MARINE DEBRIS: BALLOONS – WHAT GOES UP MUST COME DOWN…
Two sisters, Chelsea and Lucy, grew up by a Florida beach. With their parents,they learned from an early age to collect rubbish from the beach and to keep it clean. When they were little, the problems weren’t so great. Gradually, the tide changed. Literally. And indeed littorally. As is a common experience with any shoreline these days however remote and unspoilt, all manner of debris washes in on every tide, from plastic straws to SPACE ROCKET FAIRINGS. There has been a massive increase in ‘single-use’ plastic items. Most of it will take years, decades or even centuries to decompose. And there are deflated balloons, with their strings.
As ‘business’ on the Florida beach increased, so it became clear that balloons were becoming a significant problem. The increasing popularity of mass releases of balloons at sports events, civic or institutional occasions, and smaller celebrations means 100s or even 1000s of balloons being released into the sky. In most cases they are filled with helium – a finite resource – which carries them high over the earth. Very festive. Then the problems begin. They get caught in thermals, winds and crosswinds, gales and storms. Whether onto land or water, they all have to come down eventually. The problems caused therefore affect creatures inland, on the shoreline and out to sea.
Eventually the sisters decided to take action. They started a website BALLOONSBLOW.ORG, linked to a FB page. They post regularly about their beach clean-ups, now extended to other beaches on the south-west coast of Florida. They also produce balloon-based information sheets and flyers such as these:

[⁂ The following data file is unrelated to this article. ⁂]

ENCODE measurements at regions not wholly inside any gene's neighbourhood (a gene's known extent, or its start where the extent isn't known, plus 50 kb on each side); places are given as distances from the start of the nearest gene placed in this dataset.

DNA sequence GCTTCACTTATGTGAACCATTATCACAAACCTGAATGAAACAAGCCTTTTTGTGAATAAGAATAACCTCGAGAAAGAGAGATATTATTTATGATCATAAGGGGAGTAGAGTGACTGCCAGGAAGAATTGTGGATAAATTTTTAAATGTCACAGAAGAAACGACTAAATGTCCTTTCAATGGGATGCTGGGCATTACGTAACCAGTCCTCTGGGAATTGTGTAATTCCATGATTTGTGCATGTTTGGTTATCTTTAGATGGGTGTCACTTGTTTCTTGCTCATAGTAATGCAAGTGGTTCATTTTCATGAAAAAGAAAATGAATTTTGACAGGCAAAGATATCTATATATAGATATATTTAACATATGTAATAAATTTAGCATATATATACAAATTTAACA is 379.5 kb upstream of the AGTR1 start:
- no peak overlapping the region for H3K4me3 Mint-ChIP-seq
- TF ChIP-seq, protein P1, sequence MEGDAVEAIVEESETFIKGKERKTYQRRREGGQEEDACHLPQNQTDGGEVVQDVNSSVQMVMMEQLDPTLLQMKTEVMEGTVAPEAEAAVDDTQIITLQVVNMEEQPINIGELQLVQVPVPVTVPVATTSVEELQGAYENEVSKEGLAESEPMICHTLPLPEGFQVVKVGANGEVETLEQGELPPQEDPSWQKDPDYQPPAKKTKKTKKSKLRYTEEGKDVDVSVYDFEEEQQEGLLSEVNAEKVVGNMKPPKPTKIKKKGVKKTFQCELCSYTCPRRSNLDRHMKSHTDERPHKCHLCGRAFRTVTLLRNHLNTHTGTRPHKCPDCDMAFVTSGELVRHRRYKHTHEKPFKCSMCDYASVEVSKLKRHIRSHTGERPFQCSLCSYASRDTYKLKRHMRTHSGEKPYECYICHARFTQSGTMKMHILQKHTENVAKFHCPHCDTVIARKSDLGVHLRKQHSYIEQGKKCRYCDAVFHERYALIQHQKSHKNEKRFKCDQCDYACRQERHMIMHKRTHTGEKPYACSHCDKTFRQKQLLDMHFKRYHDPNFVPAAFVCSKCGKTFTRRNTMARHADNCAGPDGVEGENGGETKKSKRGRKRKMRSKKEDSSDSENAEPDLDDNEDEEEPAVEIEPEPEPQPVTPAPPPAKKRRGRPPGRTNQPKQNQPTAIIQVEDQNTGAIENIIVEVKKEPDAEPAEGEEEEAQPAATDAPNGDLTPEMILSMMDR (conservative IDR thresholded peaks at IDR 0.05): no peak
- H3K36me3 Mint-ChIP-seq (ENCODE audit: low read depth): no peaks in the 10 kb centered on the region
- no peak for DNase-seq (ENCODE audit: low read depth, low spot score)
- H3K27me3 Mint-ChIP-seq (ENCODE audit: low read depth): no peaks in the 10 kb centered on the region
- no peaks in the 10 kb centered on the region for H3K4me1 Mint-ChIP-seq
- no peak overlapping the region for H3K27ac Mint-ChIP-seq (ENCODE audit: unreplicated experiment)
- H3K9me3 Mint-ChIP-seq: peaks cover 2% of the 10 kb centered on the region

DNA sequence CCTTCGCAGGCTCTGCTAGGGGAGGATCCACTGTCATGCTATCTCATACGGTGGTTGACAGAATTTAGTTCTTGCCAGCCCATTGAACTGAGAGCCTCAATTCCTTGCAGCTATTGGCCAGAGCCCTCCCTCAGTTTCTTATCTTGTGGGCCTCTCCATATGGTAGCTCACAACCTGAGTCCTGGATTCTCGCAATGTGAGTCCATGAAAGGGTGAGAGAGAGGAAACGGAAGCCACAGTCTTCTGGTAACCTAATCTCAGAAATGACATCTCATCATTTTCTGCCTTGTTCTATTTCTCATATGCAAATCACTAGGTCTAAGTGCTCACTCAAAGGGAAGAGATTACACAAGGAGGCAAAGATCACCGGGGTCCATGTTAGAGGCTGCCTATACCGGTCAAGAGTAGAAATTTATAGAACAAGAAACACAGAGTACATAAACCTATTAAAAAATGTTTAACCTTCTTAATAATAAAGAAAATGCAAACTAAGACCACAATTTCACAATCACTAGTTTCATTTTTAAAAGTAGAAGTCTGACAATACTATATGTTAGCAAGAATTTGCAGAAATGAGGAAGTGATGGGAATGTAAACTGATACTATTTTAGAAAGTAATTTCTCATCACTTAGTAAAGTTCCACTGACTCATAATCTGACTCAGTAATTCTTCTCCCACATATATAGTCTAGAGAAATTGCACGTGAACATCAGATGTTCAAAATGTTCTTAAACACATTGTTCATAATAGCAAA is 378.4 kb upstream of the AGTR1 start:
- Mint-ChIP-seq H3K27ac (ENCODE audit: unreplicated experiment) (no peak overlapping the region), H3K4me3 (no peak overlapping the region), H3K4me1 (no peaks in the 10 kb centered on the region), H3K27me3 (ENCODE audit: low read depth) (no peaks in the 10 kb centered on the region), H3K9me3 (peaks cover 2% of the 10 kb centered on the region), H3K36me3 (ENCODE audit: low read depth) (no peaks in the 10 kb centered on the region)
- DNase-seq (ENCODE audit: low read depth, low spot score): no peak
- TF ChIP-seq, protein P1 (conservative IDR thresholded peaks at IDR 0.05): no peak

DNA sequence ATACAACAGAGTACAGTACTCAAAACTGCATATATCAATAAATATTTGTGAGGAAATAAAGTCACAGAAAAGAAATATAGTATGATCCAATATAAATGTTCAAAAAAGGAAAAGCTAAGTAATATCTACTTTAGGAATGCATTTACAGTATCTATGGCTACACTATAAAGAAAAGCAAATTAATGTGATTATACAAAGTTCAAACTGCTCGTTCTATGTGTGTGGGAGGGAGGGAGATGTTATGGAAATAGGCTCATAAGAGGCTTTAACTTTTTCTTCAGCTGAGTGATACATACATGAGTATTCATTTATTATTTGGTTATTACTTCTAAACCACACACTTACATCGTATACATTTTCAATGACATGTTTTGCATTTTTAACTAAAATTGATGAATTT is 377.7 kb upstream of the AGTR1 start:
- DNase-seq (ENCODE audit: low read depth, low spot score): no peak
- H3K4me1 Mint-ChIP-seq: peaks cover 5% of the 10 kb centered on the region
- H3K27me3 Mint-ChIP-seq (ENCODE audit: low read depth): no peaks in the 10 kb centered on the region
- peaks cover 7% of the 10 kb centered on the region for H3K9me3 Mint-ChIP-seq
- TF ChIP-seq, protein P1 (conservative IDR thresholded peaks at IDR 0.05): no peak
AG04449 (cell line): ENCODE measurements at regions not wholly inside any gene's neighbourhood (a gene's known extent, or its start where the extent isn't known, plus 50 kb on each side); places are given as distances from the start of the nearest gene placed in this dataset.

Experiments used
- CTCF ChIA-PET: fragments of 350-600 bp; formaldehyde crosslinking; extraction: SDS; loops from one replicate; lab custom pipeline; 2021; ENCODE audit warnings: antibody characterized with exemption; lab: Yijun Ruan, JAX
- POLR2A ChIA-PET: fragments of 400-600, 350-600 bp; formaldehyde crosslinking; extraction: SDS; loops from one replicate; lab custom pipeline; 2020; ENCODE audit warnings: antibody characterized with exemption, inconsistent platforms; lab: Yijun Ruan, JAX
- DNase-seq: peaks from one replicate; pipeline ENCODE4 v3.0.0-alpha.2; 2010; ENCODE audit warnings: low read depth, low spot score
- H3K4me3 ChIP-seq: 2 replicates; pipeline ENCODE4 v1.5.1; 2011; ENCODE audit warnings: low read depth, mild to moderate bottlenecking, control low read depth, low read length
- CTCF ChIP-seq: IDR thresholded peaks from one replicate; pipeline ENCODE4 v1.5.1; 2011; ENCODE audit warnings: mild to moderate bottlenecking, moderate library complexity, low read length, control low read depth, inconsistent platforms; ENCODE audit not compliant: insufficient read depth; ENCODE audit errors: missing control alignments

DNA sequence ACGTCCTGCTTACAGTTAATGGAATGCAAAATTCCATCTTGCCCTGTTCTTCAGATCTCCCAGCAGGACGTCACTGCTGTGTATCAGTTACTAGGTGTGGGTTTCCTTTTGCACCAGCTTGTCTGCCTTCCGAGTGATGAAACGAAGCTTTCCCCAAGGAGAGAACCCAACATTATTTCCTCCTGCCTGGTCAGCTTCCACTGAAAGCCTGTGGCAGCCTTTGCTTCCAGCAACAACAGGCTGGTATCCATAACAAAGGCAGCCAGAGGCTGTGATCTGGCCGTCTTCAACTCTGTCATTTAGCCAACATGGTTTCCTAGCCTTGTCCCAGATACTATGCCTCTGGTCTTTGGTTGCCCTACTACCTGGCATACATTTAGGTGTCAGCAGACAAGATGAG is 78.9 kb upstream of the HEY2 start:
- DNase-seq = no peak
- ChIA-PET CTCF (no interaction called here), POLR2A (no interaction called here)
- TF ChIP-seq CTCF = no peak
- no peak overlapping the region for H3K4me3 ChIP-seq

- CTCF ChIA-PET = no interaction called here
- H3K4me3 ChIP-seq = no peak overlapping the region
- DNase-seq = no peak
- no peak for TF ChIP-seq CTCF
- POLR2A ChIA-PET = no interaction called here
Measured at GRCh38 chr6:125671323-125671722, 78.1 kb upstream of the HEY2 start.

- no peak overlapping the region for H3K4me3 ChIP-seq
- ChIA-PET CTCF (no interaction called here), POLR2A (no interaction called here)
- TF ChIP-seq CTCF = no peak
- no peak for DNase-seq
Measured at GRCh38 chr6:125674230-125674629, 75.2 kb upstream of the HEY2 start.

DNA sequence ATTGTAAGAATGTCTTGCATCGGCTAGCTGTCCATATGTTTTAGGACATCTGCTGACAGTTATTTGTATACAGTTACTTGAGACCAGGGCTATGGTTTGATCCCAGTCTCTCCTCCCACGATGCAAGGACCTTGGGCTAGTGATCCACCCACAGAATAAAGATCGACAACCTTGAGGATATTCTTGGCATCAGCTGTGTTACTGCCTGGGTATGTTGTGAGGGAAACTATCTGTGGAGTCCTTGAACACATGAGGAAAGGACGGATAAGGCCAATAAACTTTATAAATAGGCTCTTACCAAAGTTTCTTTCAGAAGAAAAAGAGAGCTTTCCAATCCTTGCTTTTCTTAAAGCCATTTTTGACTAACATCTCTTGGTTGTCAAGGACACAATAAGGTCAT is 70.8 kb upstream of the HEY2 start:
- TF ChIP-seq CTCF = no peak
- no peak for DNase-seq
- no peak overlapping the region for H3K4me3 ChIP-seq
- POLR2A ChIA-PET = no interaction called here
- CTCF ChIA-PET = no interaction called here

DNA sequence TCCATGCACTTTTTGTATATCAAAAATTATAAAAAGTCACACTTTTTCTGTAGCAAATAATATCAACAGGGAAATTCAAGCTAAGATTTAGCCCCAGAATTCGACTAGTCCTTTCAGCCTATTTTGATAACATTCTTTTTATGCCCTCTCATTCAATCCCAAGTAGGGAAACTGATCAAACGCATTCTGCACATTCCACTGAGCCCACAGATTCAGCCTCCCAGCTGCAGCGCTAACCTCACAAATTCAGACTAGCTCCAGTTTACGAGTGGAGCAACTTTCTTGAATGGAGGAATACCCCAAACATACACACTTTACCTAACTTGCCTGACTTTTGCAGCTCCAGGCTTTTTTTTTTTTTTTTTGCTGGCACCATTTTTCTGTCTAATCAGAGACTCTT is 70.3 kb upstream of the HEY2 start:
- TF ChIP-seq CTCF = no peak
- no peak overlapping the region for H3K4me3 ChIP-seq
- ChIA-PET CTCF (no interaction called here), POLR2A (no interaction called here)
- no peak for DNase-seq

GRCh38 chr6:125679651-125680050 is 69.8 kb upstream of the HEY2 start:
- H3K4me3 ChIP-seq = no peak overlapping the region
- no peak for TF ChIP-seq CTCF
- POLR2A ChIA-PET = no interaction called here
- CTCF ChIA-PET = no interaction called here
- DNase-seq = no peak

I have a folder in which I keep some horrific images of incapacitated, dying or dead creatures. I use them sparingly because in the main they are upsetting. Almost every one of them involves entanglement in or ingestion of such materials as plastic, mylar, styrofoam, rubber or latex. Here are just 3 examples involving balloon strings – I’ll spare you others I have collected (e.g. a turtle that died trying to excrete the remains of a balloon).
I don’t have a down on ‘fun’ – and nor do Chelsea and Lucy I’m sure. But, now in their 20s, they have had years of direct hands-on experience clearing their beach and one can see why they decided to take wider action. From one area they have accumulated a vast collection of balloons that will take many decades to break down. Even then, the degraded pieces and micro-pieces will be eaten by fish, turtles and birds.
The Delphi beach is very regularly cleaned up, of course, but there’s nothing that can be done to stem the arrival of debris large and small on every tide. Beautiful and remote though the one-mile curved strand may be, one cannot walk far without seeing plastic of some description. As a matter of interest, I tried a test: walking south on the beach in the tide-line, how long would it take to find balloon evidence? The answer was, less than 10 minutes.
The Balloons Blow website is constructive in offering festive alternatives to mass balloon releases, rather than merely chronicling the downsides. The balloons and other plastic junk mostly arrives from the western fringes of the North Atlantic Gyre, in the Sargasso Sea, where the trash gets caught in the sargassum and is eventually forced onto the shoreline by currents, winds and tides.
This post has concentrated on the dangers to wildlife caused by latex and mylar balloons that are sometimes claimed to be biodegradable but are not. There’s more to be said about plastic marine trash, but I’ll keep that for another day.